Inner Pilgrimage: Ten Days to a Mindful Me

ABOUT Raji Lukkoor

Raji Lukkoor
I'm a happy, positive, fun-loving being who loves to read and loves to write.

A ten-day vipassana meditation retreat that I attended in the summer of 2008, inspired me to write about my spiritually transforming journey in my debut publication, "Inner Pilgrimage: Ten Da More...



A young woman’s yearning for inner peace is about to be realized—at a trip to the woods where she unlocks the secrets of the ever-thinking mind. Hosted by spiritual master S. N. Goenka, a ten-day meditation retreat she attends irrevocably alters her perspective…and her future.


Inner Pilgrimage: Ten Days to a Mindful Me is a comprehensive, moment-by-moment description of the author’s ten-day vipassana meditation retreat. The story unfolds with her arrival at the retreat as an ordinary being seeking a calmer, more centered existence. Sacrificing every luxury and self-indulgence, and following a rigid daily routine that excludes reading, writing, praying, listening to music, watching television, and talking, the author spends ten hours everyday, meditating. She focuses on her breath and observes her bodily sensations, often without moving for hours at a time.

Inner Pilgrimage provides rich imagery and clearly articulated details of the author’s physical experience and her mental & emotional states, during sustained meditation. It provides a compelling insight into her experience of discovering the realm and rewards of vipassana meditation.

Inner Pilgrimage is one practitioner’s personal spiritual journey. It is an inspiration to others looking to transform their restlessness and judgmental tendencies, into having an inner calm and heightened awareness that together nurture and enhance spiritual growth.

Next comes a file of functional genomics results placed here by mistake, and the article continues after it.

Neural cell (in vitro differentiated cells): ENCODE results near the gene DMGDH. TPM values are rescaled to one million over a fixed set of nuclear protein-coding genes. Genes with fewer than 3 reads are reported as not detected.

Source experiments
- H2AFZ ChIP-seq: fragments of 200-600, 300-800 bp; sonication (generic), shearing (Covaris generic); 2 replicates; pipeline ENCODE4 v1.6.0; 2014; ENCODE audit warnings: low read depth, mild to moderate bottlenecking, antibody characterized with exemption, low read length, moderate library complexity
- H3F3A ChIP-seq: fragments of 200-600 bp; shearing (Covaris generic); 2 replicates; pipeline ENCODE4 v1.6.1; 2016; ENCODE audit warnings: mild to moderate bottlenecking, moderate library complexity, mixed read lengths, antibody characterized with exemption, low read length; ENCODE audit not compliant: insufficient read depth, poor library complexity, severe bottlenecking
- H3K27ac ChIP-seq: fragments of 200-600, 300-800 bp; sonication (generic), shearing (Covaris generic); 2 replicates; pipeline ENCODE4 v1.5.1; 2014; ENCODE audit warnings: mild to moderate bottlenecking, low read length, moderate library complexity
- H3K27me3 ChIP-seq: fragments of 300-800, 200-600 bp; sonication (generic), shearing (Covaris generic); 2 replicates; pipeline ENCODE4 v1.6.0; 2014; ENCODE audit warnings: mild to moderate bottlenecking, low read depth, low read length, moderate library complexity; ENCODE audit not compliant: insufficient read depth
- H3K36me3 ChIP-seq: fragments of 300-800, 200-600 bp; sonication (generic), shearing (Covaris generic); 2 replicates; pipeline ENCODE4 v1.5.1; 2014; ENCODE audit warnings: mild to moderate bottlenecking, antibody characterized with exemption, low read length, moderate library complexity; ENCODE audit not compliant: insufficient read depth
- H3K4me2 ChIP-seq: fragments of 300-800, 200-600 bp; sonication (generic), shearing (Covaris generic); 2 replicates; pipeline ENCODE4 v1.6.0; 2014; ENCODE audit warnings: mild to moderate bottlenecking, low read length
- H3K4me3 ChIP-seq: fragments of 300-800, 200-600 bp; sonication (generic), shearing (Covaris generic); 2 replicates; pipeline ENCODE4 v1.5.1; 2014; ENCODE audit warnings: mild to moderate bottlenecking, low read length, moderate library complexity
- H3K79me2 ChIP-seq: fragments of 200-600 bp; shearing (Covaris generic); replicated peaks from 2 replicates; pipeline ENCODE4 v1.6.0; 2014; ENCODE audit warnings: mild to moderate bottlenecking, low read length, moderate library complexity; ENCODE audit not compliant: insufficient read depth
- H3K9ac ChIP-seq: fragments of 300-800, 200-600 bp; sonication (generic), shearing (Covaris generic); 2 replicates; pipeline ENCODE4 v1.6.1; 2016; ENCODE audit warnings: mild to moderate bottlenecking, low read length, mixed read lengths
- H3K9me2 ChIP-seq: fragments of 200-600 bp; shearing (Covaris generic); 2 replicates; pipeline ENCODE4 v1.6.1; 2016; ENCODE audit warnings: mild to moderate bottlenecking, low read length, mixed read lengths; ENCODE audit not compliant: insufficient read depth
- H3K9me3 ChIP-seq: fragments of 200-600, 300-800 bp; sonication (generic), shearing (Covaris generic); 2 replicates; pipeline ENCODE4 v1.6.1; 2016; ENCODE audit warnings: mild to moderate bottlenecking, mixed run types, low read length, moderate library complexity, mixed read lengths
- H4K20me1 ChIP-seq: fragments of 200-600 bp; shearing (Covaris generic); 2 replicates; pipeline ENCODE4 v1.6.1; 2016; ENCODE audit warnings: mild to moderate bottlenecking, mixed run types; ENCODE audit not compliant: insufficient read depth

Have you ever experienced frustration, desolation, and emotional/relationship problems? Are you dissatisfied despite being swathed in material wealth? Are your fears, compulsive desires, and obsessions holding you hostage? Much of this suffering or “inner war” is directly rooted in what the Buddha calls cravings, aversions, and ignorance. Vipassana, more popularly known as insight meditation, is a tool you can use to emerge from the inevitable sufferings of existence. Compulsions and obsessions aside, my pet peeve is tormenting thoughts and the often dramatic, nearly catastrophic feelings that stem from my fear-fueled reaction to life’s challenges: fear of being judged, fear of failing, fear of abandonment, fear of losing a loved one. On a more immediate level, fear of lying, fear of being lied to, fear of being misquoted or misunderstood, fear of saying “no” and having to deal with the consequences, and fear of making the wrong impression on people are also quite agonizing. Then there’s the ego to contend with. To uphold my ego, I would react in some fearful, habitual old way, erecting a protective barrier around me, afraid to open or change. This is the trap of misery and suffering. Fear-based reactions encompass the entire gamut from anxiety, confusion, dread, denial, guilt, shame, self-recrimination, and depression to anger, frustration, blame, and resentment. Unconscious attachment to my thoughts, opinions, perceptions, impressions, and experiences and years, perhaps decades of conditioning have helped entrench this habit of blind, emotion-triggered reactions, with a false assurance of peace and happiness. Vipassana was the antidote for my “inner war.” A ten-day vipassana retreat in the summer of 2008 transformed my life in ways I could never have imagined—it brought me peace, a cloudless understanding of who I am, and, above all, it brought me happiness. Post vipassana, my life has become suffused with mindfulness and equanimity, and the barriers of habit and fear are gradually breaking down. Now during an unpleasant situation, instead of spinning off in the usual way, I choose to jam the brakes, slow down, and take some time to reflect. My favorite mantra now is, “Respond; don’t react!” This mantra translates to, “Take care of the situation; don’t get caught up in it!” Some of other mantras are "Listen; don't talk," and "think; don't assume." This does not mean I have attained enlightenment, nor does it mean I have suffering restrained; it simply means that I have begun a journey of profound awareness—an awareness that is helping me understand and embrace my various roles in life, explore coping skills to counter my fears, and examine and address my shortcomings in a constructive manner. This awareness has introduced a level of freedom I had never experienced in my life. I feel like I have evolved a thousand times over since the ten-day course. With vipassana as the backdrop and my mind as the vehicle for healing and growth, I am learning to live a life that is fully expressed, connected, healthy, compassionate, and vibrant. Hope you will enjoy reading my book.